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The NOISE Summer School 2016 hosted by Utrecht University

The NOISE Summer School (29 August – 2 September 2016) was organized by the Netherlands Research School of Gender Studies (NOG, Utrecht University). The 2016 edition is coordinated by dr. Koen Leurs and dr. Eva Midden.
Several renowned international scholars from various disciplines including gender and postcolonial studies, media and communication studies, cultural anthropology and religious studies taught at this Summer School.

Sandra Ponzanesi (Mediating Europe. Digital Diasporas, Gender and Belonging) and Postdoctoral researcher Donya Alinejad presented at this Summer School.

The 24rd edition of NOISE introduced participants to cutting-edge scholarship on media and migration at the intersections of feminist media and cultural studies, postcolonial studies, cultural anthropology, religion studies, communication, activism and the arts.

Europe

The flow of (forced) migrants resulting from various international conflicts is perceived as a fundamental challenge to the project of Europe. An estimated 950 thousand people arrived by sea in 2015, and 3605 people have died or are missing (UNHCR, 2015). Although predicated on the idea “Unity in Diversity” (Ponzanesi & Colpani, 2016, p. 7), Europe’s sense of diversity is strongly politicized. It’s relationship with migration is opportunistic and geared towards welcoming newcomers fitting a particular narrow configuration of race/gender/class/religion/ability/sexuality. For example, highly educated expats – especially those from the ‘Global North’ are welcomed under “Europe’s Highly Skilled Migrant Scheme”. In sharp contrast, refugees are Europe’s new absolute Other as is evident from the enormous death toll of undesired migrants at Europe’s borders, reintroduced border controls within the Schengen Area, and the symbolic violence and hostility towards refugees and asylum seekers in several European countries. Taking a comparative and critical perspective, we aim to rethink Europe from the outside and from within.

In order to contest this problematic, multilayered situation there is urgent demand for robust feminist and postcolonial cultural critique, engaged fieldwork and new, grounded empirical data. The 2016 NOISE Summer school invited students interested in taking up this challenge. Summer school participants were:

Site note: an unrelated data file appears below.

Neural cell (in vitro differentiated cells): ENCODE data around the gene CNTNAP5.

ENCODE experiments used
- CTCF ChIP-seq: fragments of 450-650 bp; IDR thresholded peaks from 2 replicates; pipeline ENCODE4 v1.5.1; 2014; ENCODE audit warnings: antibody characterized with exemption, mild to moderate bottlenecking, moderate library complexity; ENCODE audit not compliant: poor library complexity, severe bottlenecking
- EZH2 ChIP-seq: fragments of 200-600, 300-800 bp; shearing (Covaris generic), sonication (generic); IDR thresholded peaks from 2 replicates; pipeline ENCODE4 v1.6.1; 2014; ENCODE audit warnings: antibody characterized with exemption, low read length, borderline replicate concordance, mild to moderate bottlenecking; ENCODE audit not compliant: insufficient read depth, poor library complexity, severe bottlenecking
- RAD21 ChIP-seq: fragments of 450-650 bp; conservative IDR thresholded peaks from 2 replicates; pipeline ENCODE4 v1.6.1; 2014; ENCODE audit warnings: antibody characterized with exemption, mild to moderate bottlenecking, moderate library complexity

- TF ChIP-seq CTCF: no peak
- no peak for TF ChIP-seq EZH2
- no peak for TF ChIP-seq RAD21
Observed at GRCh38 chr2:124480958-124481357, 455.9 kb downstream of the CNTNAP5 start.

• introduced to feminist media studies of migration, with a particular focus on multiculturalism and cultural difference; religiosity and post-secularism; intersectionality; media, ICTs & diaspora; sexualities and queering migration.

• trained in theories, methods and ethics of qualitative feminist media analysis and fieldwork.

The summer school emerged from a wider engagement with questions of the gendered, racialized, sexualized and classed cultural politics of belonging, inclusion/exclusion and othering.

Guest-speakers

  • Prof. dr. Mia Lövheim, professor of the Sociology of Religion at Uppsala University in Uppsala, Sweden, with a research specialization in new media.
  • Prof. dr. Sandra Ponzanesi, Professor of Gender and Postcolonial Studies at the Department of Media and Culture Studies/Graduate Gender Programme (UU).I am also Head of Department Humanities at University College Utrecht (UCU).
  • Dr. Paul Mepschen, Lecturer at Leiden University, the Netherlands with expertise in Europe, Politics, Race, Sexuality, Subjectivity.
  • Dr. Donya Alinejad, Postdoctoral Researcher Digital Crossings in Europe, Institute for Cultural Inquiry (ICON), Department of Media and Culture Studies/Graduate Gender Programme (UU).
  • Dr. Lukasz Szulc, Postdoctoral Fellow of the Research Foundation Flanders University of Antwerp Belgium / Marie Curie postdoctoral fellow London Schoolof Economics and Political Science who researches media, sexualities and transnationalism.Additional names will be announced on the website in spring.